Put it this way - if my emitter had rectilinear motion at 1/2 c, we would not add this to c and say the photon is travelling at 150% c. So why then, add the transverse motion ? Why does it get pushed sideways but not forward ? After all, there would be much more forward push than sideways push in this case.

Does a photon leave the laser tip instantaneously and at full c and therefore unaffected by the emitters motion, or does it take some time to reach c (no matter how minute) and therefore defeat the c constant itself.


Have you given any thought to all that ? I would really appreciate your views.

Secur, re your post #22, I think I've covered your queries in the above posts. To avoid verbosity I will leave it there, but if you think I've missed something, please specifically point it out.
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#26
(05-14-2016, 01:28 PM)ALT Wrote: Put it this way - if my emitter had rectilinear motion at 1/2 c, we would not add this to c and say the photon is travelling at 150% c. So why then, add the transverse motion ? Why does it get pushed sideways but not forward ? After all, there would be much more forward push than sideways push in this case.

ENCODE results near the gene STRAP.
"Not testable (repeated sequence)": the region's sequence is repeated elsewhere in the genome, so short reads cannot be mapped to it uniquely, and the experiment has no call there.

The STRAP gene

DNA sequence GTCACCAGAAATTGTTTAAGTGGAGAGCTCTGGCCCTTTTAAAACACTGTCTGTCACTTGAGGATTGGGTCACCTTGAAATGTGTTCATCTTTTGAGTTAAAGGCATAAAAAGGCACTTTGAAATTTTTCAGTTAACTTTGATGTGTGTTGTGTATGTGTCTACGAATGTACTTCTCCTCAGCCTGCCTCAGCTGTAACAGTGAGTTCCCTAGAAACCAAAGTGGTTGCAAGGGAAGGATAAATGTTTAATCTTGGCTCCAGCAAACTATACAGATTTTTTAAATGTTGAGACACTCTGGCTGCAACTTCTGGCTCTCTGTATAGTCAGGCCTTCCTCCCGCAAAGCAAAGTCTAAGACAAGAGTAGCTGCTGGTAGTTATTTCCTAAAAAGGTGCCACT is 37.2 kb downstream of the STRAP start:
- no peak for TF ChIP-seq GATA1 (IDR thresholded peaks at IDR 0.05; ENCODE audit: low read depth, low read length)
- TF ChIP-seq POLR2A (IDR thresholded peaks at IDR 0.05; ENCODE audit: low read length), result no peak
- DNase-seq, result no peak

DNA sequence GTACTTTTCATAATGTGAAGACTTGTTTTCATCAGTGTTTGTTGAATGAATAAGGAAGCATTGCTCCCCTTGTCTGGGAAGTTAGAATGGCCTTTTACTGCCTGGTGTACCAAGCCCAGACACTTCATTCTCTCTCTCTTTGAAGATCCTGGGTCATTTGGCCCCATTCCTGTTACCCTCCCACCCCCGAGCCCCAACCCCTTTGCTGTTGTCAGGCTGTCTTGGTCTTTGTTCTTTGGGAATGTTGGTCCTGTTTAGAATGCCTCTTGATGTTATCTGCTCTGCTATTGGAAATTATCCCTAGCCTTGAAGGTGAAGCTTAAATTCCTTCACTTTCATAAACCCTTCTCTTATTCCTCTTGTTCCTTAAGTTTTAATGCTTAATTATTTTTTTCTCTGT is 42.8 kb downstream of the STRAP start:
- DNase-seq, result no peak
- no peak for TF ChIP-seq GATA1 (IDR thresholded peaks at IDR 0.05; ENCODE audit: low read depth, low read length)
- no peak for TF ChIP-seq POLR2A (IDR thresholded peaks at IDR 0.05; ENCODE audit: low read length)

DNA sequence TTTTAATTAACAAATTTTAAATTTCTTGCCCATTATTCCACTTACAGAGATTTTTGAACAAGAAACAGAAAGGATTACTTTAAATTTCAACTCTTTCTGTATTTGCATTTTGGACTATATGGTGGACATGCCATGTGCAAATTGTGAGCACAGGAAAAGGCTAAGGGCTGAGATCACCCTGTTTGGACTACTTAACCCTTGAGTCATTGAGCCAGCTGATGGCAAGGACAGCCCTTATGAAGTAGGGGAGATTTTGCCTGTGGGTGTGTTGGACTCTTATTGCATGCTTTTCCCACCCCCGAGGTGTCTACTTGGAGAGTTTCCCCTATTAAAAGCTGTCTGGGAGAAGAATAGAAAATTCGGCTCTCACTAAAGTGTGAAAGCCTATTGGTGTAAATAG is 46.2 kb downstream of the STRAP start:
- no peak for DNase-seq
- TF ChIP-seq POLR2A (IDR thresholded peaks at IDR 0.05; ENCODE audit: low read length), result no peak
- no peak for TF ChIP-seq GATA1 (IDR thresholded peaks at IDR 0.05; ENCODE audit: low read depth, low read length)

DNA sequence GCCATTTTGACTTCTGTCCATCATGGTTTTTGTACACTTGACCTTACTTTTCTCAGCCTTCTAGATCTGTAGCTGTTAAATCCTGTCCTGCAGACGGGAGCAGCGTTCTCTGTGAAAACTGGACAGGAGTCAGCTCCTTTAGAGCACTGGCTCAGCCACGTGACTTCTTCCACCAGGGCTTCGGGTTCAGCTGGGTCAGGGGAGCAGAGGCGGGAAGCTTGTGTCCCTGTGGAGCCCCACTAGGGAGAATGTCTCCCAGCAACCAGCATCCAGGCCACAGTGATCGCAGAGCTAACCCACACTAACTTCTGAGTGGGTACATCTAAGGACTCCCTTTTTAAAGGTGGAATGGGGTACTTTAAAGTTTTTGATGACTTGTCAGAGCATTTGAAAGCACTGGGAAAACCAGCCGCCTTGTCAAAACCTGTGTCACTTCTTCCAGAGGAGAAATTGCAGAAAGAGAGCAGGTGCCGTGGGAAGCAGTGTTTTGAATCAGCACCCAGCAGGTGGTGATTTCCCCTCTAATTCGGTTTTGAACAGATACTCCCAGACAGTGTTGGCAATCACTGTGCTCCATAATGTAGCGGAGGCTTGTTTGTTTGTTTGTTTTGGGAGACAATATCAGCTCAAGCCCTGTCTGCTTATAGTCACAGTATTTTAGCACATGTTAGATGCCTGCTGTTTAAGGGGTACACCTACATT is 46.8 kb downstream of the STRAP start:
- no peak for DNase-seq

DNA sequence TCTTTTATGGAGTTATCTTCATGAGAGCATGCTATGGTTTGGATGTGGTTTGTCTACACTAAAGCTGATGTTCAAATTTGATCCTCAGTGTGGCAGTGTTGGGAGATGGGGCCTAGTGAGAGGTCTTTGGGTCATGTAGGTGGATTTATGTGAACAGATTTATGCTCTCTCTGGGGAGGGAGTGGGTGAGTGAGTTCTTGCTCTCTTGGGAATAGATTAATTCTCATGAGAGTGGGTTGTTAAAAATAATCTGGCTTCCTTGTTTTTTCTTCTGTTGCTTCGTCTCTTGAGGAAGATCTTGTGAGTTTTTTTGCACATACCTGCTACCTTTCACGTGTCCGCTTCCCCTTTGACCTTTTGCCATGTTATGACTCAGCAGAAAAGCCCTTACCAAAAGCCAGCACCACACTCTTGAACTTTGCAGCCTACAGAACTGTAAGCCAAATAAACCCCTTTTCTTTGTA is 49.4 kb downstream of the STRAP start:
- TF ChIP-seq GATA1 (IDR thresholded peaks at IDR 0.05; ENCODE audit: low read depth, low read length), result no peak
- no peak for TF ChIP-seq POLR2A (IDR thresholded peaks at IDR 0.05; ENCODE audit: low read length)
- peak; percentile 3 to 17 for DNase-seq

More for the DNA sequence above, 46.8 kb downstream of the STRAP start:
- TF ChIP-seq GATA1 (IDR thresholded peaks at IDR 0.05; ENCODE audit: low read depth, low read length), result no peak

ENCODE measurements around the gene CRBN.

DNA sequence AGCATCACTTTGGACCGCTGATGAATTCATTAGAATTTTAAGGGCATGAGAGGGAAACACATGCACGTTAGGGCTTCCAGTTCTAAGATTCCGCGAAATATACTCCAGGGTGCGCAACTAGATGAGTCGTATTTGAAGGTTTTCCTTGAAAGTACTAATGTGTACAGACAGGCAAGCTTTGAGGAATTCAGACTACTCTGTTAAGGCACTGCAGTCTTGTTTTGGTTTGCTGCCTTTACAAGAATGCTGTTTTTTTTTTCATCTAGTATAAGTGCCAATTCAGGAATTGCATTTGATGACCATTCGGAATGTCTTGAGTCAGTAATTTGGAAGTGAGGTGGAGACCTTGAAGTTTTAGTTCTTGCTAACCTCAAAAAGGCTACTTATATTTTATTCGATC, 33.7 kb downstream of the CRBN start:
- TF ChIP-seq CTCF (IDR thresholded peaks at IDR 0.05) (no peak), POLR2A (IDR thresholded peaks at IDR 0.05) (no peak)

Does a photon leave the laser tip instantaneously and at full c and therefore unaffected by the emitters motion, or does it take some time to reach c (no matter how minute) and therefore defeat the c constant itself.
If the emitter would have a rectilinear motion \(v=\frac12 c\), we would nonetheless add this to c.  Of course, as always, vector addition, thus, we have to add (0,c,0) and (v,0,0).  Even this would not give 150% c, but (v,c,0), which for \(v=\frac12 c\) gives only \(\frac{\sqrt{5}}{2}c\) as the speed.  And, of course, we would have to apply the relativistic formula for velocity addition, so that we get only \((v,c\sqrt{1-v^2/c^2},0)\).  

The same relativistic formula we would apply also to motion in the same direction.  The general formula (see here) gives in the case for u and v in the same direction the result \[\frac{u+v}{1+\frac{uv}{c^2}},\] which, for \(u=c\) gives simply c.